Some questions

David Megginson david at
Wed Dec 1 21:44:49 GMT 1999

Tim Bray <tbray at> writes:

> And here is my attempt to explain why RDF hasn't been more successful:
>   The syntax is hideously ugly and hard to understand, and the spec worries
>   so hard about being correct and complete that it is pretty well 100%
>   incomprehensible to ordinary people.
> I probably just hurt some feelings, but I've already shouted this in private 
> enough times that it won't be a surprise.

I think Tim has shouted it in public as well.

It's a shame, because RDF is very nice for exchanging object-oriented
information among loosely-coupled systems, and there's some good Perl
and Java support for it already available (I'm sure the Python people
will get in there quickly).  

The problem is that the RDF-Syntax spec confounds even its bravest
readers by trying to do two things at once:

a) define a model and syntax for exchanging object-oriented
   information in XML; and

b) apply the model and syntax to the problem domain of representing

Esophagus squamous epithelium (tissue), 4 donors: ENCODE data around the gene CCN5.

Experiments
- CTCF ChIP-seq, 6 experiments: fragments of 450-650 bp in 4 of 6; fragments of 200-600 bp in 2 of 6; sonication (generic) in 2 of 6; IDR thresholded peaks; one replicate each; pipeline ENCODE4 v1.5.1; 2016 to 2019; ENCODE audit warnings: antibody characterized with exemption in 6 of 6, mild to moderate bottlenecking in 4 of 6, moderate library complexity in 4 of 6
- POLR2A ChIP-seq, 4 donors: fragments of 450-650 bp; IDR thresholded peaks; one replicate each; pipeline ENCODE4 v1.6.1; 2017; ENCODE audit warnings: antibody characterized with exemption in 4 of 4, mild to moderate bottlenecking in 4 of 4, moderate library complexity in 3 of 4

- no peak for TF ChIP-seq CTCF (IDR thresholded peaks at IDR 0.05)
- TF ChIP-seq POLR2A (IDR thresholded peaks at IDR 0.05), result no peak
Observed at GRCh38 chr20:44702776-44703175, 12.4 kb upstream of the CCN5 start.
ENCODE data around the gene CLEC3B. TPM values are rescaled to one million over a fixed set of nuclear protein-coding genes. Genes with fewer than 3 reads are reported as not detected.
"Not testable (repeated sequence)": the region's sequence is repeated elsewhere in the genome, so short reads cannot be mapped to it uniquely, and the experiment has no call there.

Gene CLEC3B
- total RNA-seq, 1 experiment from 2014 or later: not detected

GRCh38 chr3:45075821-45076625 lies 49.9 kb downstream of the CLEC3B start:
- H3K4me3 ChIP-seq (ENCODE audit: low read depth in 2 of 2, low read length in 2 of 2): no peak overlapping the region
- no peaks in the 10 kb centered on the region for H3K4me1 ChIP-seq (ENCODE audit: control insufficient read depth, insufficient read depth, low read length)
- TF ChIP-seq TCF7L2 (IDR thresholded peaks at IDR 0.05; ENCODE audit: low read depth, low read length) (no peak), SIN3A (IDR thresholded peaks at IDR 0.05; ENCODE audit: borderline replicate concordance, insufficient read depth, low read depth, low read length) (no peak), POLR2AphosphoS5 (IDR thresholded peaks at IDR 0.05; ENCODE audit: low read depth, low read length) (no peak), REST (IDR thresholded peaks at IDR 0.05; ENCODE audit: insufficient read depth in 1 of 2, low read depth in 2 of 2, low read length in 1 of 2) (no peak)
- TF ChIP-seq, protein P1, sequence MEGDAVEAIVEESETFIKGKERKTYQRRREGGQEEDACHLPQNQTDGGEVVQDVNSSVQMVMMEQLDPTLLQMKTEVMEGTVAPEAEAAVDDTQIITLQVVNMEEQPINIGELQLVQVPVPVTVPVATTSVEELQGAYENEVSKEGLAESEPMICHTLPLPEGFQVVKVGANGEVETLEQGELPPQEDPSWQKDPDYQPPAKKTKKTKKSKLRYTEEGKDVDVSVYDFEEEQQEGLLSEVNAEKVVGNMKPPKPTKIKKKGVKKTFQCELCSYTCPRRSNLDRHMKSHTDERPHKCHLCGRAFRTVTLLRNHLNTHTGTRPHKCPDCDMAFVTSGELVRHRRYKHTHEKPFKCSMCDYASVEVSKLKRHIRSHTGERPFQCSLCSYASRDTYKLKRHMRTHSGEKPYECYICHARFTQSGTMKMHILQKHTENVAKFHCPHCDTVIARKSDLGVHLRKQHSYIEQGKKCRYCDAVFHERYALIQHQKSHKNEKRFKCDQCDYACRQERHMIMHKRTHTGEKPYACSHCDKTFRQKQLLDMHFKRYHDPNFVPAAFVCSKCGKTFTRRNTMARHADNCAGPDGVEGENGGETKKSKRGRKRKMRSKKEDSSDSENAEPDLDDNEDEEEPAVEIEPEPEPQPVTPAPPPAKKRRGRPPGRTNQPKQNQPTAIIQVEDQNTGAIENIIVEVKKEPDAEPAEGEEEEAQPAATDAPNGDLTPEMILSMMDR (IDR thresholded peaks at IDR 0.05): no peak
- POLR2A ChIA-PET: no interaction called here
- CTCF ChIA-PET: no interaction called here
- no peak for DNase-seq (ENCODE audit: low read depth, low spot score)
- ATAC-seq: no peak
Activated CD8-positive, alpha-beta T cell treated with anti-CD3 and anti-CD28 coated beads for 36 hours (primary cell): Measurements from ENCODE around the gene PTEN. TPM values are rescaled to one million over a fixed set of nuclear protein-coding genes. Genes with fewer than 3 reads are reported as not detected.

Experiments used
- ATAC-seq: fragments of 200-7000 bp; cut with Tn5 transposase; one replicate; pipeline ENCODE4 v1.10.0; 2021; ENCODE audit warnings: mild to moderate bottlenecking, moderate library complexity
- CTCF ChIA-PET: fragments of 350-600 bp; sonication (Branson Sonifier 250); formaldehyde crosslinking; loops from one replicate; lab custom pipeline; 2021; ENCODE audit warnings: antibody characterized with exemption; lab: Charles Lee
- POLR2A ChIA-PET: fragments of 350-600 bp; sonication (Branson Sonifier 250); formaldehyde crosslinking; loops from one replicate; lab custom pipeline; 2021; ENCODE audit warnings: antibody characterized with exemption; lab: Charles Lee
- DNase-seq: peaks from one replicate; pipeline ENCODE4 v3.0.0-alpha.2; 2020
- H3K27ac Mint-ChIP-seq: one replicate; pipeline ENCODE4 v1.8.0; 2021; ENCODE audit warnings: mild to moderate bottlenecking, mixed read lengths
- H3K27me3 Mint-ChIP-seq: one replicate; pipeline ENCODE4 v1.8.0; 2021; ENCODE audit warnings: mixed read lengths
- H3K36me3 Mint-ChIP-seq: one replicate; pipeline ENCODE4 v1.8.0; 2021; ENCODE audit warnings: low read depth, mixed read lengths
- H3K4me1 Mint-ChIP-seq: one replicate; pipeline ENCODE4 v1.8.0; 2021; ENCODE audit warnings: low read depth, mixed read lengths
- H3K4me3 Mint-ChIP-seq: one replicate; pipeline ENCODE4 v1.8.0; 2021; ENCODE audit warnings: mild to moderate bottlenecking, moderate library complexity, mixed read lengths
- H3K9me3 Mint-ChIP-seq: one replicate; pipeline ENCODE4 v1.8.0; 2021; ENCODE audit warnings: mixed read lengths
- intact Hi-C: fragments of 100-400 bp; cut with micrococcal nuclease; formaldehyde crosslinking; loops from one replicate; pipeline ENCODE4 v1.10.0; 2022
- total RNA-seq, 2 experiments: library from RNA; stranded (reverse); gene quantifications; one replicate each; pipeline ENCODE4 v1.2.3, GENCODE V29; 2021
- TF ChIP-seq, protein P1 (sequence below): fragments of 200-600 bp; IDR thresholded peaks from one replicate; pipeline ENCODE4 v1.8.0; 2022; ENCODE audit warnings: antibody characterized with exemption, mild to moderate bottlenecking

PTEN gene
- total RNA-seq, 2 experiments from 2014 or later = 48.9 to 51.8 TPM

knowledge about Web pages.

Neither of those two things is brain-dead simple, but either alone
could have been presented clearly and straight-forwardly to an
intelligent reader who knew the domain.  Let this be a warning to us
all to write our specs in clean, simple layers.

> In my opinion RDF needs some serious sugar-coating and tutorializing
> if it is ever going to achieve its potential.

And lots of software.

> I think its potential is huge, dwarfing that of XML.   -Tim

Agreed.  XML is just syntax, and as Tim (I think) has said, syntax is
boring: XML simply represents a low-level syntactic layer that we all
had to agree on and get out of the way so that we could move on to the
tasty stuff.  XML was never supposed to be the point of the whole
exercise, any more than IP or TCP was supposed to be the point of the
Internet or the Web.

RDF is much closer to that tasty stuff.  The ability to exchange
object-oriented information seemlessly among heterogenous systems is
very, very exciting -- it's something that CORBA promised and failed
to deliver outside the enterprise, and now RDF (and XML) can take a
shot at it.

All the best,


David Megginson                 david at

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